By Matt Hale, International Sales & Marketing Director, HRS Heat Exchangers
Along with others in the anaerobic digestion (AD) and biogas sector, HRS Heat Exchangers welcomes the recent announcement by the Government that weekly collections of food waste will also be introduced for most households across England by 20261. Defra’s ‘Simper Recycling’ plans also state that the ‘Government’s preference is for food waste to be collected for treatment by anaerobic digestion (AD), which presents the best environmental outcome.’
We recently commented on how a lack of consistency in policies, including around nationwide food waste collections, were preventing the UK from maximising the potential of AD to both generate renewable energy, mitigate emissions from organic wastes, and boost soil health. It is therefore extremely welcome to see the government recognise that, ‘Municipal food waste collections will reduce the amount of food waste going to landfill, where it releases harmful greenhouse gases, helping to achieve our Net Zero strategy target to eliminate biodegradable waste sent to landfill from 2028. Instead, where food waste is collected separately, it can be reprocessed to create organic fertiliser and biogas, which can be used to generate electricity, bolstering our energy security.’2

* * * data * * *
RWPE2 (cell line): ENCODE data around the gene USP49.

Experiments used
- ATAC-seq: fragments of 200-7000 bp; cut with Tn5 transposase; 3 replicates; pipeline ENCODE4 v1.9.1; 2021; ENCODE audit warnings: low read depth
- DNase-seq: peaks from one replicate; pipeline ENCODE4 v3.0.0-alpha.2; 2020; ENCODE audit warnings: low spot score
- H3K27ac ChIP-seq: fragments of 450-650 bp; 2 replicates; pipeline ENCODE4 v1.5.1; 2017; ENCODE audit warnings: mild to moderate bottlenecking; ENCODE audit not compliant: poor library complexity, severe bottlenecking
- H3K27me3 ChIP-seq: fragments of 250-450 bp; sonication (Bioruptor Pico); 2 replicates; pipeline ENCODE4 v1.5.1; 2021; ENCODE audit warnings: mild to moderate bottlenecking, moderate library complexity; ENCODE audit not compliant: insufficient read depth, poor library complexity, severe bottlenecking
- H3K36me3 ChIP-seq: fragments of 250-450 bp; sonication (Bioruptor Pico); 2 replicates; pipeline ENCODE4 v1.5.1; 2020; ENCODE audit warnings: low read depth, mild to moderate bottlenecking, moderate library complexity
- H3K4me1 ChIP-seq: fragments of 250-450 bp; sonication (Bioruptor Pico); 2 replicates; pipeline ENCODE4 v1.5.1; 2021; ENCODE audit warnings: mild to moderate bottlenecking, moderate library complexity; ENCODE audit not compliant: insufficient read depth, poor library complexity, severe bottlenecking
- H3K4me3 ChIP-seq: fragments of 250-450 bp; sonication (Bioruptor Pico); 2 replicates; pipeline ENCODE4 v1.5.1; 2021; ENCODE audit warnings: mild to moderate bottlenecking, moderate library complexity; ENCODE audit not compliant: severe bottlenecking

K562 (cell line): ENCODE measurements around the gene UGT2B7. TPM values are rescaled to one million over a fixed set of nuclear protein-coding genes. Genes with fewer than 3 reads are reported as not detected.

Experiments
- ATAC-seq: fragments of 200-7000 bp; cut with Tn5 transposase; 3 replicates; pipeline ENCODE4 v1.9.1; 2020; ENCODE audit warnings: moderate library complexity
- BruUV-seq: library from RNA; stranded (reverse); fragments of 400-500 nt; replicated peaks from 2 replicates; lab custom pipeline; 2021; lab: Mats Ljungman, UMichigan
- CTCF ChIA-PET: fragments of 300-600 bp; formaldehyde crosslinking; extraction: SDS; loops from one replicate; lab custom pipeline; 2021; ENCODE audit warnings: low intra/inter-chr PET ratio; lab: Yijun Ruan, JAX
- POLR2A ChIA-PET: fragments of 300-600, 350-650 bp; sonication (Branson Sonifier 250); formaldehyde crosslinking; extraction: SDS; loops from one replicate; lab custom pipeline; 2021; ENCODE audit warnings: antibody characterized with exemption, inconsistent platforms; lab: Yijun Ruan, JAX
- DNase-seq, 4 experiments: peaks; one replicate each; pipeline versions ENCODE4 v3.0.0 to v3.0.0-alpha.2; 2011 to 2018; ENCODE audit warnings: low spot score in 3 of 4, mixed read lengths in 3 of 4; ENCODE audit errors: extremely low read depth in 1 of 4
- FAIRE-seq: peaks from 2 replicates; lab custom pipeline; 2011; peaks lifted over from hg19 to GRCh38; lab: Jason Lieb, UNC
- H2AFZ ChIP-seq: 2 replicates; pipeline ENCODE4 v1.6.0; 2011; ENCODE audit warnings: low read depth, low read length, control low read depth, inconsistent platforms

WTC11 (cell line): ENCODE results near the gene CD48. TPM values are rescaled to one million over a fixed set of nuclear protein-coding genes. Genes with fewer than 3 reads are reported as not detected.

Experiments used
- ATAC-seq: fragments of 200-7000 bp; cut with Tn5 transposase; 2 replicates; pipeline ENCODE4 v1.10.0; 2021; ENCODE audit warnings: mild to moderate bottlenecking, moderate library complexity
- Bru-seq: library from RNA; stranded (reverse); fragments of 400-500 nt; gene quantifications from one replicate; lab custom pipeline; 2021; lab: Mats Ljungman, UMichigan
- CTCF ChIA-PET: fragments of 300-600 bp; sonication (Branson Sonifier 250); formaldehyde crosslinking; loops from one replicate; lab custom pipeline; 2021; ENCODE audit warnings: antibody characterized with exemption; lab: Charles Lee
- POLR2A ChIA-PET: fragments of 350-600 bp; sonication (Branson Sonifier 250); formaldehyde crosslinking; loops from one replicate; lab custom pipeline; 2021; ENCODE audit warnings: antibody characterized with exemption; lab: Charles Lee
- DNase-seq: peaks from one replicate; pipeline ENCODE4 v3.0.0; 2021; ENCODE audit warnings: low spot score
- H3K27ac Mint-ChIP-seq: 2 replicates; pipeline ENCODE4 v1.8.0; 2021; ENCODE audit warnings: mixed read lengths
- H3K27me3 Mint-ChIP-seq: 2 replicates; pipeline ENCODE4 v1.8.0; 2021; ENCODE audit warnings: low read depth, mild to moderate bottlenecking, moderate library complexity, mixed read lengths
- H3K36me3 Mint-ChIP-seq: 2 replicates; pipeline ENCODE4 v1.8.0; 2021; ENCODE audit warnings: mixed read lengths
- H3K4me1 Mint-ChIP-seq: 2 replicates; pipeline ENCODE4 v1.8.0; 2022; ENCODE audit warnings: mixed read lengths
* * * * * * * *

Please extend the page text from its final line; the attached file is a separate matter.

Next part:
As Charlotte Morton of the Anaerobic Digestion and Bioresources Association (ADBA) points out;
“Separate food waste collections are the cornerstone for an effective implementation of Defra’s Food and Drink Waste Hierarchy and now Local Authorities and AD operators can plan with confidence to put contracts and infrastructure in place to ensure inedible food waste goes to AD treatment as the first recycling option. The food waste collected will provide an invaluable new source of feedstock for AD plants to produce renewable gas for heat, electricity and transport fuel, and biofertilisers for soil health and improved crop yields.”3
However, as a number of industry observers have already noted, the increase in segregated food waste requiring treatment will exceed current treatment capacity unless new AD plants are built quickly. The government also seems to have recognised this, and in another welcome announcement, has confirmed that the Green Gas Support Scheme (GGSS) will be extended until 31 March 2028 – ahead of the full response to the Mid-Scheme Review consultation.4
HRS hopes that these newly announced measures will unlock the considerable biogas potential in the country, allowing a number of proposed and planned AD plants to now proceed to completion. As we have previously commented, it is imperative that AD plants maximise efficiency at every stage of the process, for both economic and environmental reasons, and doing so will require a multi-disciplinary approach including the use of heat regeneration through heat exchangers, as well as the use of bespoke systems such as the HRS BDS (Biogas Dehumidification System), DCS (Digestate Concentration System) and DPS (Digestate Pasteurisation System).